Everything in life is a learning experience, but sometimes it seems that social media campaigns can teach us particularly frustrating lessons. You can meticulously research best practices for campaigns in your industry across social platforms, and still get results below expectation. That doesn’t mean that campaign was a complete failure; it’s just telling you that your customers, fans, and followers don’t fit neatly into the best practice mold.
So take this opportunity to meld any best practice suggestions with what you’ve learned to be true about your audience. How? All you need is your most recent Twitter-based campaign and these four steps to get started.
Step 1: Get your data, and decide what went well.
Hopefully you set up comprehensive tracking before you launched the start of your campaign, or took something like regular snapshots during its execution in order to track its performance. If you didn’t, don’t panic. Historical Twitter analytics are available with however much or little past campaign information you need. Either way, once you have your data it’s time to dig in and take a look. First, the good news; what went well? Collect your best-performing tweets and set them aside until we get to step 3.
Step 2: Decide what went badly, and ask yourself some honest questions.
Find the tweet that got the lowest engagement, and ask yourself some questions about why its engagement was so low:
- Was it the time that you posted it compared to others?
- Did it have an image?
- Did it have hashtags?
- How many hashtags?
- Was there an Instagram link without an image directly uploaded to Twitter?
- Was there a link to a blog post, but no image or hashtags?
You get the idea. Figure out the common threads between successful tweets, and figure out the common threads between your least successful tweets and base your next campaign’s content off of the former.
Step 3: Utilize specific insights from steps 1 and 2 to decide what you can do better.
From your analysis of what went well and what went not-so-well, choose a set of criteria around which you’ll plan your next campaign. Be sure to include the following:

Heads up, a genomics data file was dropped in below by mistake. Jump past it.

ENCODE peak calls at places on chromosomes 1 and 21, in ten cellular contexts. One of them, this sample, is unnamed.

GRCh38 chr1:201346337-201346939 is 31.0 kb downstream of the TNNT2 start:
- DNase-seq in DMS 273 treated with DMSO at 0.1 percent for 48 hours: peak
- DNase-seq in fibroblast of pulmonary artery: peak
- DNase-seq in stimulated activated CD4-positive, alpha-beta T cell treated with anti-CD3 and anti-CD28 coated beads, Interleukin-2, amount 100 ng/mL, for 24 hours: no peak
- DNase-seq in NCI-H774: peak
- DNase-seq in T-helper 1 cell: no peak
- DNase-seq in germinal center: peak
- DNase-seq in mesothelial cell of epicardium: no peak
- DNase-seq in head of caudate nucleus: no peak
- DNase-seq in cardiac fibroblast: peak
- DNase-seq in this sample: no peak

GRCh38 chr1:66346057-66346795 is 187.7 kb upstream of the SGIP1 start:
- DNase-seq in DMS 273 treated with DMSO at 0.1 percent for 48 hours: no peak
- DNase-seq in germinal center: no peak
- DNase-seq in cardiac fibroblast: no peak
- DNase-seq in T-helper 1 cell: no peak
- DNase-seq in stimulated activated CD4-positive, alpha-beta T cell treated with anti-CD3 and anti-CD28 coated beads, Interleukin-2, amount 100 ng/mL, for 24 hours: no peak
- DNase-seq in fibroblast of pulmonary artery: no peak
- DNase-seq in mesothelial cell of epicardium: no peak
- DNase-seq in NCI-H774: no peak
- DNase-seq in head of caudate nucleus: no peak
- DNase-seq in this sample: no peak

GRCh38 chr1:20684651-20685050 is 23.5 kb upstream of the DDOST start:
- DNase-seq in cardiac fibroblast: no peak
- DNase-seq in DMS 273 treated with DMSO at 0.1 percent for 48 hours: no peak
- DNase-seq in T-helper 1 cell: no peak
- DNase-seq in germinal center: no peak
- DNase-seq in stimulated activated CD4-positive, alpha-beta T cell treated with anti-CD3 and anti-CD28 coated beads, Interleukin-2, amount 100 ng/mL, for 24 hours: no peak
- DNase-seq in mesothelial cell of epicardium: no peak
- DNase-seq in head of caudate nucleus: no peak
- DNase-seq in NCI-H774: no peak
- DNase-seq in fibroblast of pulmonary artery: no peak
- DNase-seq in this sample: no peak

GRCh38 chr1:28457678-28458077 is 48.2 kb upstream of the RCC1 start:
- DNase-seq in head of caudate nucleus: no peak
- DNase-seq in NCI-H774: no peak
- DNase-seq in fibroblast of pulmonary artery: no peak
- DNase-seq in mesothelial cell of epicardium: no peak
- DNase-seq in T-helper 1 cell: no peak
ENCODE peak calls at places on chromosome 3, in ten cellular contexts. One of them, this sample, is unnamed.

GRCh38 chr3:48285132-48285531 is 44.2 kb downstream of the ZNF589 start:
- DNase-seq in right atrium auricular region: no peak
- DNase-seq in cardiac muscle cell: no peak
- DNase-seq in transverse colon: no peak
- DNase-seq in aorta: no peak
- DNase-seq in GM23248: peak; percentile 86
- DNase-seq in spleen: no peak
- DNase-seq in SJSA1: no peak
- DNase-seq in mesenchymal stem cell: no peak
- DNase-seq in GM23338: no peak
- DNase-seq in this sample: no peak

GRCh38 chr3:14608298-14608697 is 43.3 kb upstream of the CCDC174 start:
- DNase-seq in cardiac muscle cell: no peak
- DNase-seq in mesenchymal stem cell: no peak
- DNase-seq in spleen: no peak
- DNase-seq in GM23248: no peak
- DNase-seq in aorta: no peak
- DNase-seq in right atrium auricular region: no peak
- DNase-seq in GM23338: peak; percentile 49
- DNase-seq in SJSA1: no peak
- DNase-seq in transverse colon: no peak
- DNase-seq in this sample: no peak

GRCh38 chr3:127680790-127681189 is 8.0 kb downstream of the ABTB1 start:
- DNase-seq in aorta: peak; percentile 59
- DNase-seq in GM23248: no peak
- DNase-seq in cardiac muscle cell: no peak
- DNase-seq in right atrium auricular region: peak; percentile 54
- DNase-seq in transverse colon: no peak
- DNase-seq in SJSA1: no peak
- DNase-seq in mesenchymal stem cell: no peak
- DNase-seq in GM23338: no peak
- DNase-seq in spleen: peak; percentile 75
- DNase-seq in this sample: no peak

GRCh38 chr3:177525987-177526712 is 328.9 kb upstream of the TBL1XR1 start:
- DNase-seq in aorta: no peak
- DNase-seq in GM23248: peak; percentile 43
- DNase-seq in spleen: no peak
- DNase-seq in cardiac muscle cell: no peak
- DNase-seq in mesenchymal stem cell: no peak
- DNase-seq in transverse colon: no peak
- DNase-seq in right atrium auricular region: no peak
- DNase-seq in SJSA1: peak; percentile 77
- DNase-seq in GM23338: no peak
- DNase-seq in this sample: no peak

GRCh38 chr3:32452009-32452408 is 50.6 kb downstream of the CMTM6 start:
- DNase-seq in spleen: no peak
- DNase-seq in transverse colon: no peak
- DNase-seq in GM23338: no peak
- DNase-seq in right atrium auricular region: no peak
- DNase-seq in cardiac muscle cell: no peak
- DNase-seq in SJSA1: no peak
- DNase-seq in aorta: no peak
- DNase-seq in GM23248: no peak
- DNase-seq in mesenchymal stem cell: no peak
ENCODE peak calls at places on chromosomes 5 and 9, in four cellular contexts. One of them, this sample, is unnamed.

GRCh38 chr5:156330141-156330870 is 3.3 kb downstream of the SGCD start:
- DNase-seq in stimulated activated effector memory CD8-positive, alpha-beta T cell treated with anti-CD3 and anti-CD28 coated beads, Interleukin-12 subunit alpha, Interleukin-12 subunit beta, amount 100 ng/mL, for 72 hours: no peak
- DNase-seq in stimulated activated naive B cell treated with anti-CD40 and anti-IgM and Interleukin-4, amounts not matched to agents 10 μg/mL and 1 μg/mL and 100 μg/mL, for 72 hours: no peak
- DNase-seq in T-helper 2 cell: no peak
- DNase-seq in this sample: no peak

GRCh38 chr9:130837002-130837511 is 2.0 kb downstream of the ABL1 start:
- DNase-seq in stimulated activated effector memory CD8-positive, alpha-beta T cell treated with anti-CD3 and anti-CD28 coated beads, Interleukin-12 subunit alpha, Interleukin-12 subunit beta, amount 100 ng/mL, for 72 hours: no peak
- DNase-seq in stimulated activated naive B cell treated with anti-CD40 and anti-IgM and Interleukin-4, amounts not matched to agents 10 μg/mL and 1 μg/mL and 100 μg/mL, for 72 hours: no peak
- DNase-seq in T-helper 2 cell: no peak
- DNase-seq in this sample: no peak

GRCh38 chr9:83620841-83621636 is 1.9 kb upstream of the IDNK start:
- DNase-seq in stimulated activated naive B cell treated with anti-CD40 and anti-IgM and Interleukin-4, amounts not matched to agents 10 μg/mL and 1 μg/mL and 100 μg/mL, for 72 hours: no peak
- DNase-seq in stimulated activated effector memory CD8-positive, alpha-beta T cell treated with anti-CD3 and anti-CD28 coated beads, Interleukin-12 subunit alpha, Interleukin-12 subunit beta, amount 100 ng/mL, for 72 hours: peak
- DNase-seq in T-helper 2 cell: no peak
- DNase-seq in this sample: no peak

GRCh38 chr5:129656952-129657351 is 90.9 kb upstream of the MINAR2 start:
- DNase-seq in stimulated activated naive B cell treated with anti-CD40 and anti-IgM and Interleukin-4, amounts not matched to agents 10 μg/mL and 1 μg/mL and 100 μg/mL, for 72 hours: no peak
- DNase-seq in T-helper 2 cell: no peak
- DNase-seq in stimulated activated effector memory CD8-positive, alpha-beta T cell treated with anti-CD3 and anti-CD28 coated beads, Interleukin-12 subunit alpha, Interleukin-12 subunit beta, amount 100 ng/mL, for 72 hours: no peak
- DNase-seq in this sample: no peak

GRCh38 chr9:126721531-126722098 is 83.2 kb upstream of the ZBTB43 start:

- Time of day: Post during the times that yielded the best results before, and avoid the least-engaged times.
- Hashtags: Note the number used in successful tweets, which particular hashtags performed well, and identify some new ones to try out. Did you have a dedicated campaign hashtag? Test one this time around.
- Content type (images etc): Did tweets with images perform better? What style of image? Did one style perform better on Twitter vs. Instagram? Were your images and branding cohesive?
- Repeated post performance: Did you post the exact same tweet several times, or tweaked versions? Did you use the same content across platforms?
- Promotion from team: Did your team help promote the campaign from their personal accounts, where appropriate? Encourage them to do so, or with different tactics in your next campaign.
- Promotion from brand advocates: Identify who the biggest influencers and advocates around your campaign were and nurture the relationship. This will make them more likely to be an influencer in your next campaign as well.
Step 4: Plan what to measure with your next campaign.
Once you have your content plans in place, plan what you’re going to track, and how you’re going to track it. Once that campaign has ended, do a side-by-side analysis of the two campaigns to get an even clearer picture of how your fans, followers, and customers engaged with your content. If you do this with every campaign, they can only get stronger.
Want to get even more out of data from past campaigns? Check out 5 ways to use historical Twitter analytics on the TweetReach blog.
This post was originally published on TweetReach by Union MetricsDigital & Social Articles on Business 2 Community